September 24, 1997
Amnesty: 6,000 Rwandans Killed
NAIROBI, Kenya (AP) -- About 6,000 people -- most of them unarmed civilians -- have died as Hutus attempt to retake parts of Rwanda, and many were victims of reprisals by the Tutsi-led army, Amnesty International said Wednesday.
The London-based human rights group urged the United States and South Africa to reconsider military assistance to the Rwandan army.
Amnesty said it calculated the figure of 6,000 deaths based on reports from survivors, witnesses and the families of victims, some of whom are in exile.
It was impossible to confirm the figure independently. Carina Tertsakian, who was in charge of the research, said in a telephone interview that the last time Amnesty visited Rwanda was in February, and that fresh information was provided through secondary channels.
Several human rights groups, including the U.S.-based Physicians for Human Rights, have questioned U.S. military assistance to Rwanda.
Following the 1994 genocide in which at least 500,000 minority Tutsis were killed by Rwanda's Hutu-led government, the U.S. military provided assistance to the new Tutsi-led Rwandan army in mine-clearing, military management, disaster relief, soldier team development and military and civilian justice. Some human rights organizations, including Physicians for Human Rights, claim the Rwandans also were trained in counterinsurgency.
[as if Tutsi army was suddenly created AFTER the wicked Hutus committed genocide ... JP]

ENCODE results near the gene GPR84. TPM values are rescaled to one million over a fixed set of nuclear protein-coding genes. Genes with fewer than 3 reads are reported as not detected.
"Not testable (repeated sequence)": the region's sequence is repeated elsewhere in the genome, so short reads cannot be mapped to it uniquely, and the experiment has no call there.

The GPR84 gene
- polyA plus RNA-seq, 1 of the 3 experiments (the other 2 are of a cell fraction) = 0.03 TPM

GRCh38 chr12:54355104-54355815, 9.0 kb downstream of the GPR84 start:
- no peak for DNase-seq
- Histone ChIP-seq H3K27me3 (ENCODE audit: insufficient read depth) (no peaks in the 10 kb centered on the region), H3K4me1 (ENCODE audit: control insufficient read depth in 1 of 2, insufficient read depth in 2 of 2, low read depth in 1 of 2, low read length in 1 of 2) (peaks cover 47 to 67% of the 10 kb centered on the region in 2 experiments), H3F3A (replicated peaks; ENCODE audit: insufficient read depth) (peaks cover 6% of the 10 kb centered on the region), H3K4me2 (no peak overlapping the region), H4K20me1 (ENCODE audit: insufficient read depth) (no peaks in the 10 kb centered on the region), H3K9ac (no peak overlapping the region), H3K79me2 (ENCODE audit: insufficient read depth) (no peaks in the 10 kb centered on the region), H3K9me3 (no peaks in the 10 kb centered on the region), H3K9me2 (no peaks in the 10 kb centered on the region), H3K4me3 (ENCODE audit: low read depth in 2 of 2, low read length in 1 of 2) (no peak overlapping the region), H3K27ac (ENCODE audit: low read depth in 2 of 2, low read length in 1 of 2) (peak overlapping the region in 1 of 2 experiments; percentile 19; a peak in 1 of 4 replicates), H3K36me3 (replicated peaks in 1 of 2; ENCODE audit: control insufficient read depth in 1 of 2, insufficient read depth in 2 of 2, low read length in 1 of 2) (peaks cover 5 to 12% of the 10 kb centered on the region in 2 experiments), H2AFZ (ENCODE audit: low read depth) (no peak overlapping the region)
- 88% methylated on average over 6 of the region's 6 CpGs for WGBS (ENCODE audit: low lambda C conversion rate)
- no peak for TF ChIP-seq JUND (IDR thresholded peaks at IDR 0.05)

[as if Tutsi army had nothing to do with starting the violence in the first place ... JP]
``The apparently uncritical political support of the USA for the Rwandese government can only be encouraging the Rwandese authorities to believe that they can carry on violating human rights with little fear of criticism from their most important allies,'' Amnesty International said.
South Africa has been Rwanda's main weapons supplier.
Both countries were among the first to help Rwanda professionalize the former Tutsi guerrilla army. The Tutsis won power in mid-1994 after they ousted the extremist Hutu government that was responsible for the genocide.
More than 1 million Hutu refugees, including soldiers and militiamen involved in the killings, fled to neighboring countries in fear of reprisals. They returned to their central African country late last year after Rwanda-backed Congolese rebels attacked the refugee camps and scattered the former government soldiers.
Authorities say Hutu rebels bent on destabilizing the country have mixed with returning civilians or continue to attack from Congo, Rwanda's western neighbor. The violence has been limited to the northwest.
Amnesty said thousands of people, including children and the elderly, have been shot dead during military operations following rebel attacks.
On Aug. 8, security forces reportedly killed several hundred people at a busy market near the northwestern town of Gisenyi. And the following day, at least 95 detainees, most of them Hutu genocide suspects awaiting trials, were killed by soldiers in a northwestern prison, the report said.
No comment from Rwandan authorities was immediately available.
Last month, military prosecutor Andrew Rwigamba said 29 soldiers had been arrested for killing civilians and looting their homes. It wasn't clear how many have been charged.
Defense Minister Paul Kagame has said the violence in northwestern Rwanda has been taken out of context and could not be portrayed in purely human rights terms because that part of the country is a de-facto battle zone.
In July, Rwanda's interior minister, Abdul Kaarim Harelimana, admitted that 300 civilians had been killed since the start of the year in the northwest, mostly because they were with the rebels targeted by the army. About 1,800 rebels and 90 soldiers had been killed, he said.
On Aug. 22, Hutu rebels attacked a camp for Tutsi refugees near Gisenyi, killing 148. Amnesty said the following day, an unknown number of people, mainly Hutus, were killed in reprisal.